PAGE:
Patients should contact a doctor immediately if they experience any new or worsening symptoms such as changes in mood or behavior, feelings of anxiety or panic attacks, difficulty sleeping, impulsiveness, irritability, agitation, hostility, aggression, restlessness, hyperactivity, increased depression, or thoughts of suicide or self-harm.

Severe Paxil side effects include:

  • Racing thoughts
  • Decreased need for sleep
  • Unusual risk-taking behavior
  • Feelings of extreme happiness or sadness
  • Being more talkative than usual
  • Blurred vision
  • Tunnel vision
  • Eye pain or swelling
  • Seeing halos around lights
  • Unusual bone pain or tenderness
  • Swelling
  • Bruising
  • Changes in weight
  • Changes in appetite
  • Easy bruising
  • Unusual bleeding
  • Coughing up blood

Other Severe Reactions

Some patients may experience nervous system reactions. Symptoms include stiff muscles, high fever, sweating, confusion, fast or uneven heartbeats, tremors, and fainting. Another severe possible side effect is low sodium levels in the body. Symptoms include headache, confusion, slurred speech, severe weakness, loss of coordination, and feelings of unsteadiness.

Medical attention should be sought right away if the patient experiences symptoms of serotonin syndrome. These symptoms include agitation, hallucinations, fever, sweating, shivering, fast heart rate, muscle stiffness, twitching, coordination loss, nausea, vomiting, or diarrhea.

Allergic reactions to Paxil may be indicated by the appearance of hives, difficulty to breath, swelling in the face or throat, or severe skin reactions. If the patient experiences any of these symptoms, they should seek emergency medical attention immediately.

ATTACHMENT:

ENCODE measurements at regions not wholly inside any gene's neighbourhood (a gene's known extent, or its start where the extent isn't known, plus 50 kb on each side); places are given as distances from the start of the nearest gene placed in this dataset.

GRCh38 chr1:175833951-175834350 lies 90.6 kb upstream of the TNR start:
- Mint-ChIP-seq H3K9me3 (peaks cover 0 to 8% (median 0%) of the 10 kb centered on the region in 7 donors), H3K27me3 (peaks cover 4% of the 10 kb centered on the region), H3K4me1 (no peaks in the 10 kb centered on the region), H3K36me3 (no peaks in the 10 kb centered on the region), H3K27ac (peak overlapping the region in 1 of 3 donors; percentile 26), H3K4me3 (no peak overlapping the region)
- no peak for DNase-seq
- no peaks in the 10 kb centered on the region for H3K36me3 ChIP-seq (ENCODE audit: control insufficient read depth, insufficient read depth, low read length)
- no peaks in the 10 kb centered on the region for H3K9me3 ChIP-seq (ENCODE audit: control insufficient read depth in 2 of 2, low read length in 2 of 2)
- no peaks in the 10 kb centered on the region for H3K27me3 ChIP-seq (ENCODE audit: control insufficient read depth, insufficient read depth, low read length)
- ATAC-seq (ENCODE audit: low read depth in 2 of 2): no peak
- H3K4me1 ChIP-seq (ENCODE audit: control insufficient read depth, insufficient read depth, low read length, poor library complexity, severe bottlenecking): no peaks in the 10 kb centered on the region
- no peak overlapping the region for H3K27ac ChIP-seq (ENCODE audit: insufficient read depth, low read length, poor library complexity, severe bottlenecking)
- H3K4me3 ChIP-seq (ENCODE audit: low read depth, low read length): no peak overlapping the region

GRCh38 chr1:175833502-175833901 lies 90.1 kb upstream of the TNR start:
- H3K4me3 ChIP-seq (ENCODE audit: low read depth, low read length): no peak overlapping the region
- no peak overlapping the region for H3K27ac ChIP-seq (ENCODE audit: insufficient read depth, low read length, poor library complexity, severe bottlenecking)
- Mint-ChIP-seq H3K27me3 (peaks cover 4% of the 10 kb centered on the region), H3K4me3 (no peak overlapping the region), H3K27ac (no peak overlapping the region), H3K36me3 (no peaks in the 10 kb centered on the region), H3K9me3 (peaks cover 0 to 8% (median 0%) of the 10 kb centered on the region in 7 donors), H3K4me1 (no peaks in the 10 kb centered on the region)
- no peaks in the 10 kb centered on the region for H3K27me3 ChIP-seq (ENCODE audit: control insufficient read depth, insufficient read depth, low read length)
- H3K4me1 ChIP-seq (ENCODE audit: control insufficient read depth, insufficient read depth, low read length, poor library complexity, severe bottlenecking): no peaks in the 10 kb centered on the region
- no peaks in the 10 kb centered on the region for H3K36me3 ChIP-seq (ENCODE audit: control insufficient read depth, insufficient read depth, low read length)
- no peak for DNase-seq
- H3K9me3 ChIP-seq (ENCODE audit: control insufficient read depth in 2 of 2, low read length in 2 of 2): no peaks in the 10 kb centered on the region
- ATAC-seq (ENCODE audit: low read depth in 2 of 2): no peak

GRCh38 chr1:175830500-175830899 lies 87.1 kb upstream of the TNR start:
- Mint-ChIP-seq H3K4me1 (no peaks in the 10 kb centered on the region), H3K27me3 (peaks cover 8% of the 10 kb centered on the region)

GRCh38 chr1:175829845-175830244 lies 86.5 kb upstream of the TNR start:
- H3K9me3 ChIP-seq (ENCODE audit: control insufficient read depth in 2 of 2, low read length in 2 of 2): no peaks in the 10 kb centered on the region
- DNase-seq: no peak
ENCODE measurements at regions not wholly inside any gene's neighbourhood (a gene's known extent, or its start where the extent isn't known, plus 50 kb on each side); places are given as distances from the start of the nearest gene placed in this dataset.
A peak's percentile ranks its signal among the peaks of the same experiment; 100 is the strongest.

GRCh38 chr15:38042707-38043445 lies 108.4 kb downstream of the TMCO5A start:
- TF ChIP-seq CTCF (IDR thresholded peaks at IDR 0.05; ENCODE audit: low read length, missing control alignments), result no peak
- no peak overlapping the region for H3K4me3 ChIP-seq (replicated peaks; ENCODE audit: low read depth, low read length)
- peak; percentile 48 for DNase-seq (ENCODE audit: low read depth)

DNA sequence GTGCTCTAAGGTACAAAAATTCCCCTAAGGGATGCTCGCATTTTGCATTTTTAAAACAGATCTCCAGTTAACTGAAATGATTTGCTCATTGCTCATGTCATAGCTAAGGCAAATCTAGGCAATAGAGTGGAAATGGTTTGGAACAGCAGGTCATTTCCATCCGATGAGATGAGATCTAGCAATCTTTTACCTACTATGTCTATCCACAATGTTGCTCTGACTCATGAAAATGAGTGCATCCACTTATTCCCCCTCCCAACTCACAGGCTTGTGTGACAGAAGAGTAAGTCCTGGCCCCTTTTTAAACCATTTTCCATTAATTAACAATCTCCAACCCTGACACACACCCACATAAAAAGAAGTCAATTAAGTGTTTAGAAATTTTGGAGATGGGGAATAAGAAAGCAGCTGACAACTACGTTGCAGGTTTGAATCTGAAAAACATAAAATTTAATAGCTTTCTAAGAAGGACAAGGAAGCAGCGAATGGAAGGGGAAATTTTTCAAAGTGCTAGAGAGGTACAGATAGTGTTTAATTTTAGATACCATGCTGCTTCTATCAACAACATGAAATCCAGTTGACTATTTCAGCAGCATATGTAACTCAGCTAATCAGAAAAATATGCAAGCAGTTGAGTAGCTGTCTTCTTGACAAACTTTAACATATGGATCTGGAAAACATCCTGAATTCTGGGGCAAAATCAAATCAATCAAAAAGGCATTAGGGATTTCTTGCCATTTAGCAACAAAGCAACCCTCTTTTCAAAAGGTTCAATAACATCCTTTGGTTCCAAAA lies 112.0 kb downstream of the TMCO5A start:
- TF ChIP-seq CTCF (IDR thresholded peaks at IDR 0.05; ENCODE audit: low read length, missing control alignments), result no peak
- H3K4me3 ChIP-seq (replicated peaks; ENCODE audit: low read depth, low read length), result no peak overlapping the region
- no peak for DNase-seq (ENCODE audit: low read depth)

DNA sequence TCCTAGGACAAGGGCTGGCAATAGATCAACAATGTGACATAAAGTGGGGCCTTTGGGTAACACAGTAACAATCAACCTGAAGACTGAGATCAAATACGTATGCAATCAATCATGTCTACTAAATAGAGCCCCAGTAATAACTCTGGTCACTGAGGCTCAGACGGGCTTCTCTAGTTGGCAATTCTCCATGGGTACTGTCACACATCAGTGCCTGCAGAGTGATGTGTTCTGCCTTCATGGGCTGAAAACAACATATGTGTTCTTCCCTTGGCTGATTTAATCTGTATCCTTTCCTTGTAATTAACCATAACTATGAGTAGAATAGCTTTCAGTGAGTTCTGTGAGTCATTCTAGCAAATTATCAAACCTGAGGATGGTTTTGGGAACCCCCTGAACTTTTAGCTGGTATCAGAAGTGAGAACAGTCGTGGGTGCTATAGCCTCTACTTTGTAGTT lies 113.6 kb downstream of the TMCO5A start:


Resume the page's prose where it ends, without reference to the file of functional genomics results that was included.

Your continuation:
Drug Interactions with Paxil

Common drug interactions with Paxil include:

  • Cimetidine
  • Digoxin
  • John’s Wort
  • Tamoxifen
  • Theophylline
  • Tryptophan
  • Warfarin
  • Diuretics
  • Heart rhythm medicines
  • HIV medications
  • Narcolepsy medicines
  • ADHD medicines
  • Narcotic pain medicines
  • Anxiety medication
  • Mood disorders medication
  • Thought disorders medication
  • Medication for mental illness
  • Migraine headache medicines
  • Seizure medicines

Strengths and Dosages of Paxil

Paxil is available in a variety of strengths and doses.

Dosage FormStrengths
Tablet10 mg

20 mg

30 mg

40 mg

Capsule7.5 mg
Extended-Release Capsule12.5 mg

25 mg

37.5 mg

Oral Suspension10mg/5mL

Cost of Paxil in America?

The average cost for Paxil is around $300 for a 30-tablet supply without insurance or coupons. This number varies based on the strength. It costs around $292 for 10 mg tablets, $304 for 20 mg tablets, $313 for 30 mg tablets, and $330 for 40 mg tablets.

Why is Paxil So Expensive?

Paxil can be expensive without insurance coverage for a few reasons. Paxil is a brand-name version of paroxetine and is pricier than the generic. Additionally, it is an extended-release formulation which also costs more than immediate-release tablets. The lack of generic competition also allows for higher prices.